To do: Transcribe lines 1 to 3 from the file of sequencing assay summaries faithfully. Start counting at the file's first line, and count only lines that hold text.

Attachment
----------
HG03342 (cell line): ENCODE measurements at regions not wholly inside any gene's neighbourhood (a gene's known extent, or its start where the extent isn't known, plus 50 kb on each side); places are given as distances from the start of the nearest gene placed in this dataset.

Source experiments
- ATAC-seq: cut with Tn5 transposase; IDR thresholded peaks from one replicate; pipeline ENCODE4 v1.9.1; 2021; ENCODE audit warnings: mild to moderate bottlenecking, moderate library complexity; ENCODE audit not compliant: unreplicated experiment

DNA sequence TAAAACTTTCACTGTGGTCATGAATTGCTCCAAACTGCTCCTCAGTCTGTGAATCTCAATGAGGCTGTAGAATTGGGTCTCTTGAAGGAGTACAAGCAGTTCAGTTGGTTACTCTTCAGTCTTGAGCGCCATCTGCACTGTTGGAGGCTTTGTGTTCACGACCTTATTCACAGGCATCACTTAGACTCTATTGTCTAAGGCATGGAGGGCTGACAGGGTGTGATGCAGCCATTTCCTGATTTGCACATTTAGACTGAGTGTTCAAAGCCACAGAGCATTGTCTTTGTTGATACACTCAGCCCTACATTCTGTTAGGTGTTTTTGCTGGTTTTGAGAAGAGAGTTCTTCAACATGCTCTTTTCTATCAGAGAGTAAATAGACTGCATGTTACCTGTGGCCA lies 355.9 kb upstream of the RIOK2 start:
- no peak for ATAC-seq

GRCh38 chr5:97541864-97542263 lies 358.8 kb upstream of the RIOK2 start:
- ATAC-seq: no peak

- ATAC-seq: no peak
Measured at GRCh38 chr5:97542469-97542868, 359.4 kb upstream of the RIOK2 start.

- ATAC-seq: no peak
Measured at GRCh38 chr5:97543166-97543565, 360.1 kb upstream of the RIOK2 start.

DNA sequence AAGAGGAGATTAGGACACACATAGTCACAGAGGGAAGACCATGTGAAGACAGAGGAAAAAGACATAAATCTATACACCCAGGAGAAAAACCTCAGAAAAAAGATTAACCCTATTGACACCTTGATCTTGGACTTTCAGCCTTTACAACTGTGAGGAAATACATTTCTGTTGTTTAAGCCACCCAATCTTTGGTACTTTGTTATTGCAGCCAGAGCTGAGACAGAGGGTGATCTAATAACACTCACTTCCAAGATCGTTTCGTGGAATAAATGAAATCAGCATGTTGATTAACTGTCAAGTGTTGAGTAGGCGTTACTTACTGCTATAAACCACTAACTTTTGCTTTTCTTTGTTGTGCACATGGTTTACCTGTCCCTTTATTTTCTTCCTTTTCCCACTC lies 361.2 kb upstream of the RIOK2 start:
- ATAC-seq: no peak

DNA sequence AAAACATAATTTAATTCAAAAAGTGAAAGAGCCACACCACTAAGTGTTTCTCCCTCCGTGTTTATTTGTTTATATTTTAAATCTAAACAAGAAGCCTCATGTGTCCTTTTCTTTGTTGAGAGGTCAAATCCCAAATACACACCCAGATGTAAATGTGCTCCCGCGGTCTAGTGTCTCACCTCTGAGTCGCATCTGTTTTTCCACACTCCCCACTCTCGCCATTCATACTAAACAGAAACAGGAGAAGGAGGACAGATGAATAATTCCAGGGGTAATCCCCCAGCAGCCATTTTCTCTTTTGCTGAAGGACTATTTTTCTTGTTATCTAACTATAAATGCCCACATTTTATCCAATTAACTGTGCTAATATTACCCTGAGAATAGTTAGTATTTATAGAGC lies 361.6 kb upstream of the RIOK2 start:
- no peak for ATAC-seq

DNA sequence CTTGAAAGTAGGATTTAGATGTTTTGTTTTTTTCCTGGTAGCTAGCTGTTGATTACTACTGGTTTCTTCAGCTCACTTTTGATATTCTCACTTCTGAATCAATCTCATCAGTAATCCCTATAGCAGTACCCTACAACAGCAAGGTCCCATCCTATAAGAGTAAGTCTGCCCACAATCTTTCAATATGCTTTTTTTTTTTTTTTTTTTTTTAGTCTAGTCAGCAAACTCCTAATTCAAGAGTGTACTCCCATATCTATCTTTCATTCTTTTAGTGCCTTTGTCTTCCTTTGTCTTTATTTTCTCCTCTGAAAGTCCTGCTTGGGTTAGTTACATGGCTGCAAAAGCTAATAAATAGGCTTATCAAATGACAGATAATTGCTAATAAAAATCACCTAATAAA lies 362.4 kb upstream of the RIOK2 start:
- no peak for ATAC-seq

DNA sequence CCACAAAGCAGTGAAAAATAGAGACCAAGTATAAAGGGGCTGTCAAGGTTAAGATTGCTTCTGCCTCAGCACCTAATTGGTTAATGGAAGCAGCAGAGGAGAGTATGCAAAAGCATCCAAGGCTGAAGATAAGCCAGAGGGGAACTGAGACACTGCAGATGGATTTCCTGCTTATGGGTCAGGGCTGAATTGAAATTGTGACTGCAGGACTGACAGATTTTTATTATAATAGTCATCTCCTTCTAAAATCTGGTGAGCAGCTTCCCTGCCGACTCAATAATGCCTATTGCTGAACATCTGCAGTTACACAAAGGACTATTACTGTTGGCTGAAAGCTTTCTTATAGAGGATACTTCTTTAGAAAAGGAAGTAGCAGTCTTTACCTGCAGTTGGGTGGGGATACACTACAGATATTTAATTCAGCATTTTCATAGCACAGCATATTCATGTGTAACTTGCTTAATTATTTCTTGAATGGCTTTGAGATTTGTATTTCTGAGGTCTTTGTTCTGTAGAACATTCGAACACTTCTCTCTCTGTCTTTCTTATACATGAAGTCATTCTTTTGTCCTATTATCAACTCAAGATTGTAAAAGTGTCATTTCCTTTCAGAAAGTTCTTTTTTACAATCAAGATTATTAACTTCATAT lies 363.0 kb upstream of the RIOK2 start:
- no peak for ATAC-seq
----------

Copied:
HG03342 (cell line): ENCODE measurements at regions not wholly inside any gene's neighbourhood (a gene's known extent, or its start where the extent isn't known, plus 50 kb on each side); places are given as distances from the start of the nearest gene placed in this dataset.

Source experiments
- ATAC-seq: cut with Tn5 transposase; IDR thresholded peaks from one replicate; pipeline ENCODE4 v1.9.1; 2021; ENCODE audit warnings: mild to moderate bottlenecking, moderate library complexity; ENCODE audit not compliant: unreplicated experiment